RWS: a Picture a Day – 2009

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    I am a 32 year old mother of 2 and professional photographer. I shoot with a Canon 5D unless otherwise noted.
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10.01.08

Posted by rws on October 1, 2008

Breast Cancer Does Not Discriminate

October Is Breast Cancer Awareness Month.

Someone the other day told me that I was lucky because I wouldn’t have to worry as much about getting breast cancer since my breasts weren’t that big.

Misinformation drives me insane.

The following is adapted from information available from the American Cancer Society (ACS).

Excluding cancers of the skin, breast cancer is the most common cancer diagnosed among U.S. women, accounting for more than 1 in 4 cancers.

Breast cancer is the second leading cause of cancer death in women, after lung cancer.

One out of eight American women who live to be 85 years of age will develop breast cancer, a risk that was one out of 14 in 1960.

2.4 million women living in the U.S. have been diagnosed with and treated for breast cancer.

An estimated 182,480 new cases of invasive breast cancer are expected to be diagnosed in American women during 2008. About 1,990 new cases of breast cancer are expected in men. In addition, an estimated 67,770 cases of in situ breast cancer (both DCIS and LCIS) are expected, with 85 percent being DCIS.

An estimated 40,930 breast cancer deaths are anticipated this year (40,480 women, 450 men).

The greatest risk factor for developing breast cancer is gender (female) and the second is age. During 2000-2004, 95 percent of new cases and 97 percent of breast cancer deaths occurred in women aged 40 and older.

The risk of developing breast cancer increases for women whose parent, sibling or child have had the disease.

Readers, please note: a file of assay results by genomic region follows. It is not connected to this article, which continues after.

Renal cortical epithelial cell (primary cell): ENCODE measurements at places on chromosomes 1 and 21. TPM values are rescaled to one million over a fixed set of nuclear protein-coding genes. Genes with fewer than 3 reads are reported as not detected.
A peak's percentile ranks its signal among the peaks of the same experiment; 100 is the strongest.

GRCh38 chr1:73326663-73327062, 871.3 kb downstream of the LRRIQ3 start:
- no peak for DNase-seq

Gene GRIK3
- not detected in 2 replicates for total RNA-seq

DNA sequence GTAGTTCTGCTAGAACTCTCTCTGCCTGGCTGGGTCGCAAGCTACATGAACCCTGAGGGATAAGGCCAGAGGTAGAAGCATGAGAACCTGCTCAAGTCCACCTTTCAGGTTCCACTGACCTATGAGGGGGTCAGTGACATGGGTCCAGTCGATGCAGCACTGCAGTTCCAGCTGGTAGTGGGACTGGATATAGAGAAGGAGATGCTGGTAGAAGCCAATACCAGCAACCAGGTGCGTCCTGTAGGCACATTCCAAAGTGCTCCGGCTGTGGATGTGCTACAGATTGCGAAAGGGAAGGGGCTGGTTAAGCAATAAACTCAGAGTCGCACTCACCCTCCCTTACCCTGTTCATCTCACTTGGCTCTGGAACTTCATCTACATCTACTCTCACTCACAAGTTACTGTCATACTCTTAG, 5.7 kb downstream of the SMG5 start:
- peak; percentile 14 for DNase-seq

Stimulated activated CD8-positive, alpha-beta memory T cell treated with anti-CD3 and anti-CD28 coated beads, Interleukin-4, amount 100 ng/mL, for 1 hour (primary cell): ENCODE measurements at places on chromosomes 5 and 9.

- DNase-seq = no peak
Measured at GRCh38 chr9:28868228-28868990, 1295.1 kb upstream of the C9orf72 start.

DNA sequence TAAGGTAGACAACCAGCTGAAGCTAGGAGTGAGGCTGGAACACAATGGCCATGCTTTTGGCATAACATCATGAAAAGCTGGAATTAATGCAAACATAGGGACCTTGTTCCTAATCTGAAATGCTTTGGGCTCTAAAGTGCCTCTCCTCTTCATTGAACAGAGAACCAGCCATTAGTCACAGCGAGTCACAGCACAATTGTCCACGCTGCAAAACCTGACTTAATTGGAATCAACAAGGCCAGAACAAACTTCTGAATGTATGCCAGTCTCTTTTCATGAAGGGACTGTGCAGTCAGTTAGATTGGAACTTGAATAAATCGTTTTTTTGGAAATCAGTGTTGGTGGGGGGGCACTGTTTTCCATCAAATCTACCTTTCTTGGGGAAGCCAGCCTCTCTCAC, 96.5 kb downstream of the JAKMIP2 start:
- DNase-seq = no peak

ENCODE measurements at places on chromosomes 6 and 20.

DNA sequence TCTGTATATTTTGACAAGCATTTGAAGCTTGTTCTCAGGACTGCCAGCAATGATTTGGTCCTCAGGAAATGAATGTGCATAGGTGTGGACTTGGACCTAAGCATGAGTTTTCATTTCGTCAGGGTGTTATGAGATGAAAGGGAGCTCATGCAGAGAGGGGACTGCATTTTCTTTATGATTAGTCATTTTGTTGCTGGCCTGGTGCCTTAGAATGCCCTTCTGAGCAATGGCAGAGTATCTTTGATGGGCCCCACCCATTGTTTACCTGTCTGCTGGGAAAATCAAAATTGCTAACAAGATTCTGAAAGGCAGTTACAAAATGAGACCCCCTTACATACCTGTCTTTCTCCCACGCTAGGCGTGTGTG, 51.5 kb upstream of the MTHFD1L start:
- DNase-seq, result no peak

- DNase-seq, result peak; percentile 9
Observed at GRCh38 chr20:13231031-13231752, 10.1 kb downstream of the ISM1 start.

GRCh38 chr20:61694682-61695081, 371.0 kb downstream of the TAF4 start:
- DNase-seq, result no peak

It has been estimated that 5 percent to 10 percent of breast cancer cases result from inherited mutations or alterations in BRCA1 and BRCA2.

Women who begin menstruating before age 12 are at increased risk of developing breast cancer. The more menstrual cycles a woman has during her lifetime, the more her risk increases.

Female breast cancer incidence rates continuously increased for two decades, but have leveled off since 2001. One possible explanation for the decrease is that millions of women stopped taking hormone replacement therapy (HRT) following published research that indicates a positive link between taking HRT and developing breast cancer.

Patients with private insurance from all racial/ethnic groups are more likely to be diagnosed with stage I breast cancer and less likely to be diagnosed with stage III and IV than those who were uninsured or who had Medicaid insurance. While 89 percent of patients with private insurance survived five years, only 77 percent of uninsured and 75 percent of Medicaid patients passed the five year mark.

Breast Cancer Does Not Discriminate

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2 Responses to “10.01.08”

  1. suthnheart said

    how maddening! it takes a lot to make me mad, but some things make me instantly “hot” and, like you, misinformation is one of them. thank you for putting the correct info out there.

    love your site!

  2. JennyM said

    lol.. who in their right mind says something like that?

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